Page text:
Pothole-related breakdowns soar in 2017 - could poorer roads be to blame?

Cars pass a deep potholed road in Gloucestershire, which along with most of the South West UK, needs attention and repair work after a year of heavy rainfall and recent flooding, creating potholes and debris. PRESS ASSOCIATION Photo. Picture date: Sunday January, 6, 2013. Photo credit should read: Ben Birchall/PA Wire

Figures released by the motoring service company, the RAC reveal that the number of drivers breaking down due to impacts with potholes rose by 11 per cent in the latter part of 2017.

The RAC's breakdown service attended a total of 2,830 incidents related to potholes in October, November and December last year – compared to just 2,547 over the same period in 2016.

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Further analysis supports this. The RAC admits that breakdowns usually increase during the final quarter of the year, due to worsening weather conditions. However, it reports that the rate of increase between this period and the preceding three months was 45 per cent, compared to 38 per cent in the previous year.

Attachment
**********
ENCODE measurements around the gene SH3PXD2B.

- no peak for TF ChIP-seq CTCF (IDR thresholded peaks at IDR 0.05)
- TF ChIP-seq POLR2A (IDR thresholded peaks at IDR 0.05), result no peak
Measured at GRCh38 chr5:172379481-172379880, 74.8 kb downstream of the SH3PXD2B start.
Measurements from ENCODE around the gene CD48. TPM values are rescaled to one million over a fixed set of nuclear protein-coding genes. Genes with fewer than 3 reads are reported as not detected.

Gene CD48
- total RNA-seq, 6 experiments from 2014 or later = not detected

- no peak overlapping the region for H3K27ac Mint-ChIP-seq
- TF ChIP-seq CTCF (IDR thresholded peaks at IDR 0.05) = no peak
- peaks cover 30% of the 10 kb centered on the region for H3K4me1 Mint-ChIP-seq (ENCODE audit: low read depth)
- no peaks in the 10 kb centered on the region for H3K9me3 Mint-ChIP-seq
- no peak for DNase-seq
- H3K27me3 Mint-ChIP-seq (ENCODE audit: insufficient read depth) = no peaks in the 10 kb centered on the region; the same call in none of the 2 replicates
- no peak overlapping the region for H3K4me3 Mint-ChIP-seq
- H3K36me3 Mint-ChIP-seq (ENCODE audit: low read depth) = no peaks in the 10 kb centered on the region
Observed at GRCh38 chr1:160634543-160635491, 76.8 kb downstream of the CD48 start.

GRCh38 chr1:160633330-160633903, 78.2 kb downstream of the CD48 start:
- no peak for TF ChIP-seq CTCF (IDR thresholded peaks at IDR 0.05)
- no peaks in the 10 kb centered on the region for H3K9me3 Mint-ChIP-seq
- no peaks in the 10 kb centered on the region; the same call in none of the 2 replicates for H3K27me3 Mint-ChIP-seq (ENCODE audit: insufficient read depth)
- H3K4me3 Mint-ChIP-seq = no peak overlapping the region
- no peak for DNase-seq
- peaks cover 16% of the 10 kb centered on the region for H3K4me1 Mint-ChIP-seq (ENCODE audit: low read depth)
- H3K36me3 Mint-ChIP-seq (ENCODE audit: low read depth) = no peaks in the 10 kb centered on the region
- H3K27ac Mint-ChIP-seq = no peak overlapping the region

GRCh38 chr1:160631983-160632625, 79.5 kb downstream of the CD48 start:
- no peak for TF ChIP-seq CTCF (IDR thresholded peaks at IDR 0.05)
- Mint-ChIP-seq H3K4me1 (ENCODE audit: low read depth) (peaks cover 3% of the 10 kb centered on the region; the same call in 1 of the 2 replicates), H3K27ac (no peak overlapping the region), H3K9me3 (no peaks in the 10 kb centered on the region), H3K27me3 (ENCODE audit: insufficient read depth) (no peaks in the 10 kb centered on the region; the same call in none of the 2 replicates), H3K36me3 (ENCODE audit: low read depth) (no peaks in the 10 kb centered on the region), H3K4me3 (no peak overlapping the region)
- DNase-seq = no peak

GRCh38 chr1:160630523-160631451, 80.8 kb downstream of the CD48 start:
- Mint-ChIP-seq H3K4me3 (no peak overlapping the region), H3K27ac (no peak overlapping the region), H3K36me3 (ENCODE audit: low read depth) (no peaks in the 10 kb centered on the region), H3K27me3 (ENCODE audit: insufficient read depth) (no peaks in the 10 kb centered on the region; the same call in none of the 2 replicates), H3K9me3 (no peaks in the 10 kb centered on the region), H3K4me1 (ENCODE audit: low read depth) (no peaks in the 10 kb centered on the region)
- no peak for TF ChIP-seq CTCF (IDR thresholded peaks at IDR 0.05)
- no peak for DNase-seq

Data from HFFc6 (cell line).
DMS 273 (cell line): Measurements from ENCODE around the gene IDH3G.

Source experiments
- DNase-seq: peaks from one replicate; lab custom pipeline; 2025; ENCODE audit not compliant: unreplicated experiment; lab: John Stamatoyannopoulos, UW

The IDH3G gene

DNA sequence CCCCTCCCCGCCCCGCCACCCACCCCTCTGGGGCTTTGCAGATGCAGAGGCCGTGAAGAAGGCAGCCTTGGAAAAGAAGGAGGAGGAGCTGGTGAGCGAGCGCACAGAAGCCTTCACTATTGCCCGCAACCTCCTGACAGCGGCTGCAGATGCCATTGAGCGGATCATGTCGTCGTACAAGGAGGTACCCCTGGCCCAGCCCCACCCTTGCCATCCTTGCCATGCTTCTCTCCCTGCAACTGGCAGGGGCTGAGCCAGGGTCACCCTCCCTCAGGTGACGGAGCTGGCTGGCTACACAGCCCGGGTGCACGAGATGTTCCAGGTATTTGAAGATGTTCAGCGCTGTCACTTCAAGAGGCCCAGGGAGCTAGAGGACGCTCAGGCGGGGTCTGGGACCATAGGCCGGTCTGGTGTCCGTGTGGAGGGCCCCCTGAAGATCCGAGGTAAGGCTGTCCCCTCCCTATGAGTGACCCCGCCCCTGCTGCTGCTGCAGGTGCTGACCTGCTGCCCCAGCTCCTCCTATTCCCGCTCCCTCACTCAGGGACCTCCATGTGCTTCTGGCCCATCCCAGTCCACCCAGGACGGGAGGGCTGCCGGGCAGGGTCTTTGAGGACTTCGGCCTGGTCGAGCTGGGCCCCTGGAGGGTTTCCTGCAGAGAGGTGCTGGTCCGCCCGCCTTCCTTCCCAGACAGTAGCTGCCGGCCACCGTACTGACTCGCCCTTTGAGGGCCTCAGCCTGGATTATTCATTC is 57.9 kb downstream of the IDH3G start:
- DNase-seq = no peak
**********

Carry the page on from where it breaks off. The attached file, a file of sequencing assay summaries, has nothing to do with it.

The RAC's figures come just days after a consortium of local councils revealed the disparity in funding between major and minor roads. Motorways and strategic trunk roads receive, on average, 52 times more funding than smaller council-managed roads.

The RAC's chief engineer, David Bizley suggests that the worsening road quality is a major factor in the number of breakdowns. "After several years in which the surface quality of our roads appeared to be improving, the latest analysis of RAC breakdown data suggests that for the third successive quarter we have gone backwards," he said.

"Distorted wheels, broken springs and shock absorbers can be very expensive problems to put right," Bizley added, also warning that they can be "genuinely life-threatening" for motorcyclists and scooter riders.

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